The victorious Christ is the source of all spiritual gifts to his church. Verse 11 says, “So Christ himself gave the apostles, the prophets, the evangelists, the pastors and teachers....” This description is unique compared to other passages that deal with spiritual gifts (Ro 12:6-8; 1 Cor 12:7-11; 1 Pe 4:10-11). Instead of an inventory of gifts, Paul describes them in terms of the ones who received them. Apostles and prophets witnessed the Risen Jesus in history. Evangelists preach the gospel to the ends of the earth. Pastors and teachers feed God’s people with the words of God. Paul’s focus is not so much on the gift, but on the purpose of the Giver. Let's read verses 12-13. “...to equip his people for works of service, so that the body of Christ may be built up until we all reach unity in the faith and in the knowledge of the Son of God and become mature, attaining to the whole measure of the fullness of Christ.” The purpose of Christ’s gifts is to serve God’s people and build up the body of Christ. Those who use their gifts to show off, or gain personal benefit, are misusing them and will have to give an account to God at the last day. Those who never use their gifts, due to fear or laziness, will also have to give an account, like the servant who hid his talent in the ground (Mt 25:14-30). On the other hand, those who use their gifts to build up the body of Christ will be rewarded by God. The goal of exercising spiritual gifts is that we all reach unity in the faith and in the knowledge of the Son of God and become mature. In other words, we should all become like Jesus, and attain the unity that comes from knowing, trusting and growing in him.
In verses 14-16 Paul contrasts spiritual infants with the mature in order to encourage us to grow in Christ. Spiritual infants do not let the truth take deep root in their hearts and they lack spiritual discernment (14). So they are easily led astray after human ideas and false teachings. They are vulnerable to deceivers who want to use them for their own benefit. On the other hand, the mature are characterized by speaking the truth in love (15a). They are deeply rooted in the truth and in love. So when they open their mouths, words of truth come out with love. If we speak the truth without love we can hurt others and cause division. If we love without the truth we can spoil others. But when we speak the truth with love we can all grow to become in every respect the mature body of him who is the head, that is, Christ (15b). In verse 16 Paul tells us how the body of Christ grows. Christ is the source of all things the body needs and each member is related both to Christ and to the body of Christ. When each member does its work, the whole body grows and builds itself up in love. In this way the church becomes healthy and strong.
In today’s passage we learned the importance of unity in the body of Christ. This unity comes from God and we are urged to keep this unity. We have learned that humility and love are essential virtues for us to practice in order to keep this unity. In regard to humility, Paul said in Romans 12:3, “...Do not think of yourself more highly than you ought, but rather think of yourself with sober judgment, in accordance with the faith God has distributed to each of you.” With sober judgment, each of us should find and use our gift, whether small or great, to build up the body of Christ. We can learn one thing from ants. Ants form colonies with divisions of labor. They can communicate with each other and have the ability to solve complex problems. Without any strong central organization, they form castes of workers, soldiers, and other specialists. Up close, they may look foolish. Two ants may pull a twig in opposite directions for hours, neither one yielding or knowing what they are doing. Yet when we step back and see the whole picture, we find them operating as a unit, collectively working together to support the colony. Like the ants, when each of us is humble and diligent in exercising our gifts properly, God can build up great work through us.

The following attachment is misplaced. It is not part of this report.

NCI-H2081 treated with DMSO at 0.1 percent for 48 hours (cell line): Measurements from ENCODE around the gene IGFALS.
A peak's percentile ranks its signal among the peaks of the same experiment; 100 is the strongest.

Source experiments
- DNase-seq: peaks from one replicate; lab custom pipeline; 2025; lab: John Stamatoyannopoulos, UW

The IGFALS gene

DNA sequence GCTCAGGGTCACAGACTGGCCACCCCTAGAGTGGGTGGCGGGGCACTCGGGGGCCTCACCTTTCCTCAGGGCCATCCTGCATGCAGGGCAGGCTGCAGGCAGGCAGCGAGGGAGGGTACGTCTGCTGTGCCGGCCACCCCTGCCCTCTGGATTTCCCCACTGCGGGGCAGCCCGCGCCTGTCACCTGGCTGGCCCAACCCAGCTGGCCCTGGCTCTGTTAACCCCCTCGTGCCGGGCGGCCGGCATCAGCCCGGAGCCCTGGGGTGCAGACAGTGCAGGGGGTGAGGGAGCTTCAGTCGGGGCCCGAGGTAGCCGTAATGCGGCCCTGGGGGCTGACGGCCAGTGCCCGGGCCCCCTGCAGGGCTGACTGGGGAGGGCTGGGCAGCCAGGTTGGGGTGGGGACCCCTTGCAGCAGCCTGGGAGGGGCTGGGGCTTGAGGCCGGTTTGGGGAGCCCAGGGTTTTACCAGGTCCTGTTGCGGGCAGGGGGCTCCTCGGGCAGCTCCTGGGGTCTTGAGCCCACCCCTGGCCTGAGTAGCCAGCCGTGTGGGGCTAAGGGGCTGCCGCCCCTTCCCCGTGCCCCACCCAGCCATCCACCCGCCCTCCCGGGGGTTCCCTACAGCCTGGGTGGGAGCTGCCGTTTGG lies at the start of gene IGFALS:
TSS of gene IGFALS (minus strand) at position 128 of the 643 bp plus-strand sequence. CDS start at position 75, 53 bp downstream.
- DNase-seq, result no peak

The greatest virtue for us to practice is love. The words “in love” are repeated three times in this passage (2,15-16). The love of Christ is crucial in binding the body together to work well. That is why Paul said in Colossians 3:14, “And over all these virtues put on love, which binds them all together in perfect unity.” We can find an example in history from the Moravians. In 1722, a small group of Bohemian Brethren, who had been persecuted for their faith, settled on the estate of Count Zinzendorf. They all came from different backgrounds and after a few years disagreements arose until they were divided into warring factions. Count Zinzendorf worked to bring about unity. Then, on August 13, 1727 an amazing thing happened. As they came together to celebrate communion, repenting their sins, the Holy Spirit came upon them. They began to love one another genuinely. They began to pray earnestly for the salvation of the lost. They sent out more than 3,000 lay missionaries to the nations of the world. It was the beginning of the lay mission movement in history. When they loved one another they could be united and were used greatly by God, beyond what they could have imagined. Let’s humble ourselves, love one another and pray for unity in the body of Christ so that God may use us greatly.